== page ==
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20110701
20110731
Search Results 0 to 11 of about 12 (some duplicates have been removed)
. and that means that we still have a big hole to fill. gwen: who is in that big hole? and why is it that month after month, and after month, it never seems to get more shallow? >> let's go back a little ways. a few months ago, the economy seemed to be having a nice head of steam. we were seeing very strong job growth numbers of 200,000 per month. and suddenly everything seemed to hit a wall. we've had a run of bad luck. we had very bad snowstorms earlier this year, a series of natural disasters here. the big hit came from gasoline prices that shot up to around $4 for gasoline because of the libyan rebellion. and finally the japanese earthquake and tsunami turned out to be a much bigger negative for us than we may have appreciated. because it cut off the flow of vital parts. put all those things together and it cost a lot of momentum. may very poor job numbers and in june, very poor job numbers. it was kind of surprising because in fact over the last few weeks, we had a wave of optimism because some of those tempering negatives seemed to be going away. as gasoline prices dropped and japan got b
be a big deal if the u.s. government couldn't pay its debts but i don't think that's where we're going to end up. we're not greece. greece is a small economy, greece is way, way deeper in hot than we are. people have lots of options where to put money and greece is low on their list because they think there's going to be a default. where the greece metaphor comes in is that greece and portugal and spain and ireland have raised questions about whether governments keep their promises. and to the extent that the congress and the president can agree on a long run fiscal plan, it raises the question of, are we ever going to get our act together so that we don't become greece? >> and is the market yet or do you suspect it will either price this in or panic? >> it's been amazing how calm the markets have been and i think there are two reasons for that. one is, they kind of assume that eventually washington will do what it has to do. and secondly, greece and europe have been such a preoccupation that nobody wants to have money there, so they've moved money to the u.s. as europe has done its ev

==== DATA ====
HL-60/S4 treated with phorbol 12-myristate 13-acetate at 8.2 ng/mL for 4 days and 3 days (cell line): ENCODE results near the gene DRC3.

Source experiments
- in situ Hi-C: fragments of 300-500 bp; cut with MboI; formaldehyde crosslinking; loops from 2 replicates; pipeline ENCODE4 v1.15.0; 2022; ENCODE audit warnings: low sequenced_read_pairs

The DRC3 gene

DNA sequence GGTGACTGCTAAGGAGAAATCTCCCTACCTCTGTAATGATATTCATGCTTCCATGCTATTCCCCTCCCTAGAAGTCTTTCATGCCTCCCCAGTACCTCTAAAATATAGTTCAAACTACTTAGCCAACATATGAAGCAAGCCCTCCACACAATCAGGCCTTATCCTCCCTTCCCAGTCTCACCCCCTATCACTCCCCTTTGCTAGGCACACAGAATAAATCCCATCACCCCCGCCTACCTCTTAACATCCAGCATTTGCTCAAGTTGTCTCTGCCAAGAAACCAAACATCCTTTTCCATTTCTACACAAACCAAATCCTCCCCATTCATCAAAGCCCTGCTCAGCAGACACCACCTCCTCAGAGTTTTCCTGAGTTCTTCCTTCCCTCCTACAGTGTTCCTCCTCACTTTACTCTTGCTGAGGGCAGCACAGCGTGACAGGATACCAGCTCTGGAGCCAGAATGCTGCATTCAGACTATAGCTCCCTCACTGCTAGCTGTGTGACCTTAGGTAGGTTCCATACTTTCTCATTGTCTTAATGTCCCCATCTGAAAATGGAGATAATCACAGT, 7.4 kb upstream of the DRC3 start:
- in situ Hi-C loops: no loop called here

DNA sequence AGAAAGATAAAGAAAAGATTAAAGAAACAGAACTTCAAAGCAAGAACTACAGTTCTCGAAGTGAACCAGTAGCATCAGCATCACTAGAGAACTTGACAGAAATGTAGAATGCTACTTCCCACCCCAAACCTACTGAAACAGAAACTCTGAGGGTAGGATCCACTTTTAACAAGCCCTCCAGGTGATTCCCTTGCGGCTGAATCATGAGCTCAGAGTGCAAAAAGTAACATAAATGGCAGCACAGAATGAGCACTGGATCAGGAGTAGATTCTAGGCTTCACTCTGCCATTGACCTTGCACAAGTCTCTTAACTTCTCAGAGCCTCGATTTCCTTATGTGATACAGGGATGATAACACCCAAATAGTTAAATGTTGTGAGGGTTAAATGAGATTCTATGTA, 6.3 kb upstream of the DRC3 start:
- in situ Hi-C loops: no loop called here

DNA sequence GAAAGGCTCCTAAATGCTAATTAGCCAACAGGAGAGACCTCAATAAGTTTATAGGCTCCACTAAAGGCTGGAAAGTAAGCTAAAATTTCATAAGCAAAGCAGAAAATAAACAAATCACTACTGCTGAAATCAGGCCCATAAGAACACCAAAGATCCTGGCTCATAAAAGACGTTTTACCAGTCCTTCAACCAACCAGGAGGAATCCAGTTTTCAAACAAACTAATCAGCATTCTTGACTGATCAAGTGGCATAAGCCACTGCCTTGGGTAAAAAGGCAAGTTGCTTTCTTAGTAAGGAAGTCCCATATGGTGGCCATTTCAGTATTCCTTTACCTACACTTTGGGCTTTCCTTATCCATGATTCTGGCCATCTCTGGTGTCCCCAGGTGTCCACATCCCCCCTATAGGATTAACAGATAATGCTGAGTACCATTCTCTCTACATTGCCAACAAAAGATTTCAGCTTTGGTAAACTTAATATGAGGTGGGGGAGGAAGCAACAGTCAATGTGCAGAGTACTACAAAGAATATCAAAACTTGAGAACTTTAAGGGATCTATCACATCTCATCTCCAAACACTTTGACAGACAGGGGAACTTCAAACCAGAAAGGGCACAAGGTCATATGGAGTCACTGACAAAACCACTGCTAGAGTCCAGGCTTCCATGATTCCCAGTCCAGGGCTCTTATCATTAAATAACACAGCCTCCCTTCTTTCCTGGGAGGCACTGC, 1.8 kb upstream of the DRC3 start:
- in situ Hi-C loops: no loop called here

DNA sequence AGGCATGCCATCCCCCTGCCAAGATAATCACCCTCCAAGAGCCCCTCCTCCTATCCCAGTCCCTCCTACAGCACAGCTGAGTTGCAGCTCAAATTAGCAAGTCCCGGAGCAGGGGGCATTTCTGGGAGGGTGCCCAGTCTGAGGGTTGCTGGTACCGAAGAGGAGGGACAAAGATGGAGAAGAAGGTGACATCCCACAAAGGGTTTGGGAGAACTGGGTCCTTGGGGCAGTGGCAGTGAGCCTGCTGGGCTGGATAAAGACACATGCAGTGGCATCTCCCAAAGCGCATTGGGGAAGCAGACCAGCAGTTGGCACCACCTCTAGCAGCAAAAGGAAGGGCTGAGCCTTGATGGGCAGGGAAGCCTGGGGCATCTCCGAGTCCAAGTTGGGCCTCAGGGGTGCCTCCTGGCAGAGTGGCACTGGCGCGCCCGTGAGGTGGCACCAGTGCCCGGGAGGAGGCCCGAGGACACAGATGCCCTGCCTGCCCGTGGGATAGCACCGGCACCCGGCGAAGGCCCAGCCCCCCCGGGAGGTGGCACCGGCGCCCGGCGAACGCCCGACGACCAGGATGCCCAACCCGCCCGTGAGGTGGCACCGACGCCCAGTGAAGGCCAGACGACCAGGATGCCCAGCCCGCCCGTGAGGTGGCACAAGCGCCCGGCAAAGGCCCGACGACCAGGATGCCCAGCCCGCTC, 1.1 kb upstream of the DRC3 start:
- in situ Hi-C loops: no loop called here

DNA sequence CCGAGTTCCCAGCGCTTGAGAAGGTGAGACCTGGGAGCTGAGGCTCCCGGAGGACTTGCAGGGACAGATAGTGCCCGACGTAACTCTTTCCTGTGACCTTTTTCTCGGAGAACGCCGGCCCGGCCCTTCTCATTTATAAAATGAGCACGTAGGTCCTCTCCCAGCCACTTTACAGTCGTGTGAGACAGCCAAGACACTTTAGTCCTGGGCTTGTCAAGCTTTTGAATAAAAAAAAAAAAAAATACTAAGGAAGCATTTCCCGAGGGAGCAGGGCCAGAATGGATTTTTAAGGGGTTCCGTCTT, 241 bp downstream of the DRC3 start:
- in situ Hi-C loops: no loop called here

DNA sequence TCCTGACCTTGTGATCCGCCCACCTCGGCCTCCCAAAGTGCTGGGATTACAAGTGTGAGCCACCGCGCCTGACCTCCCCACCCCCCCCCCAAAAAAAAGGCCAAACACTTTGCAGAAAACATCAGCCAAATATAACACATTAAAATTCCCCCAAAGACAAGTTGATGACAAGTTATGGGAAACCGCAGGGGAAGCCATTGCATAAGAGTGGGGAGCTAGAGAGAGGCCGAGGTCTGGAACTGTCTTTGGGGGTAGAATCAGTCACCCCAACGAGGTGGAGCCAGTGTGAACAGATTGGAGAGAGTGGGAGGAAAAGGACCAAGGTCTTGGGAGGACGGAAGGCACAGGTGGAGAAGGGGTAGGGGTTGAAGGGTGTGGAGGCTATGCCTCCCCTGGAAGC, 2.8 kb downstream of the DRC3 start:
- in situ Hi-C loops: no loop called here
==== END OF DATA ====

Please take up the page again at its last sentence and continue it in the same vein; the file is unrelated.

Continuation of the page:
Search Results 0 to 11 of about 12 (some duplicates have been removed)